You might be seeing a lot of hype lately over certain seasonal blooms we’re typically accustomed to in the northeast this time of year. Unlike other plants and flowers that grow during the fall or summer, springtime varieties have a certain magical quality around them that their counterparts just seem to lack. Maybe it’s because we’ve waited so long to see their arrival or maybe they presume a delicate presence among their soon to be followers like roses and sunflowers. Whatever the reason, when the May bulbs finally decide to poke their heads out of the newly thawed earth, New Englanders tend to swoon over their presence. What’s not love, really? Spring blossoms are some of the most stunning species to ever sweep over our lawns and gardens, which also make perfect clippings to fill up our floral vases. If you are in need of adding this type of landscaping to your surrounding property, here are my favorite bulbs to plant every fall!
This is honestly my most anticipated flower to watch out for every May because of its funky shape and cool coloring. Appearing like an upside-down bell, fritillaria is often purple in color with speckled dots across the petals. Although there are different hues available for purchase, this variety grows traditionally in the Massachusetts area. One thing to keep in mind though- fritillaria is happier growing in soil than cut for arrangements, which will considerably shorten the bloom’s lifespan.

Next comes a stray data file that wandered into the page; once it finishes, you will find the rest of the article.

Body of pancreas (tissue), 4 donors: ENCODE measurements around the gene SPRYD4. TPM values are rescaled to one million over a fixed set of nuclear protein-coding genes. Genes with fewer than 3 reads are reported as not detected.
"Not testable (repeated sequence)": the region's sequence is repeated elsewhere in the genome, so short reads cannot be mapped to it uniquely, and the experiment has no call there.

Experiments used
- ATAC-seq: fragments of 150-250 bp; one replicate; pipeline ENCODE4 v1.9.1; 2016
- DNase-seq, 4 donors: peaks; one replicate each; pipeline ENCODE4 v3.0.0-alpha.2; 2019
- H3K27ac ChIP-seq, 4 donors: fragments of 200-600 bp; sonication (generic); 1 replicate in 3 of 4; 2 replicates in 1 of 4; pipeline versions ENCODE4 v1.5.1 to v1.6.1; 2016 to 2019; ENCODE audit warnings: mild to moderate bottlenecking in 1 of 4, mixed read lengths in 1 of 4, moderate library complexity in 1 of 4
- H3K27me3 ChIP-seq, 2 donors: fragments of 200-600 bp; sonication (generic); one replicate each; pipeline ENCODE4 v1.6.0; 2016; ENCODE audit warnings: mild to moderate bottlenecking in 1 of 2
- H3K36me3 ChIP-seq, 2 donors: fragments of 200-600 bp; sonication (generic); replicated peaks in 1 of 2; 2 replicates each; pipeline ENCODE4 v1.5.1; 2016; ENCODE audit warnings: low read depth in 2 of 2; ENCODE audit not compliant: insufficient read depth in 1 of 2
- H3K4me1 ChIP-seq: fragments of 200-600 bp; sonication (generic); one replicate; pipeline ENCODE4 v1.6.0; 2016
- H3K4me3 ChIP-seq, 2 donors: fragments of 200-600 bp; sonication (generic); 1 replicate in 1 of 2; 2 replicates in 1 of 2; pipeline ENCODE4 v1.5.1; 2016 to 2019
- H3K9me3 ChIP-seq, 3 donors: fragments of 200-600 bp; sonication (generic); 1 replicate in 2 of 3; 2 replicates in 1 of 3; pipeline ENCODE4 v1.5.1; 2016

Peonies are pretty standard for New England spring bulbs and luckily for us, they will last a bit longer than its seasonal competitors such as tulips and hyacinth. This flower will bloom large, fluffy heads on a bush along with green foliage that stretches up and down the stem. Due to their popularity, peonies are the number #1 variety requested by spring Boston brides and continues to be cultivated in more and more colors to satisfy a growing selection.
These are probably the most majestic species out of any spring bulb due to its fierce appearance and striking array of color. The bearded iris only blooms for a short time before the weather turns too hot but boy is it worth planting a few around the house to really make the yard “pop” for those few weeks in May and June. Bearded Iris grows in shades of purple, pink, red, orange, yellow and even black so there’s a ton of options to choose from!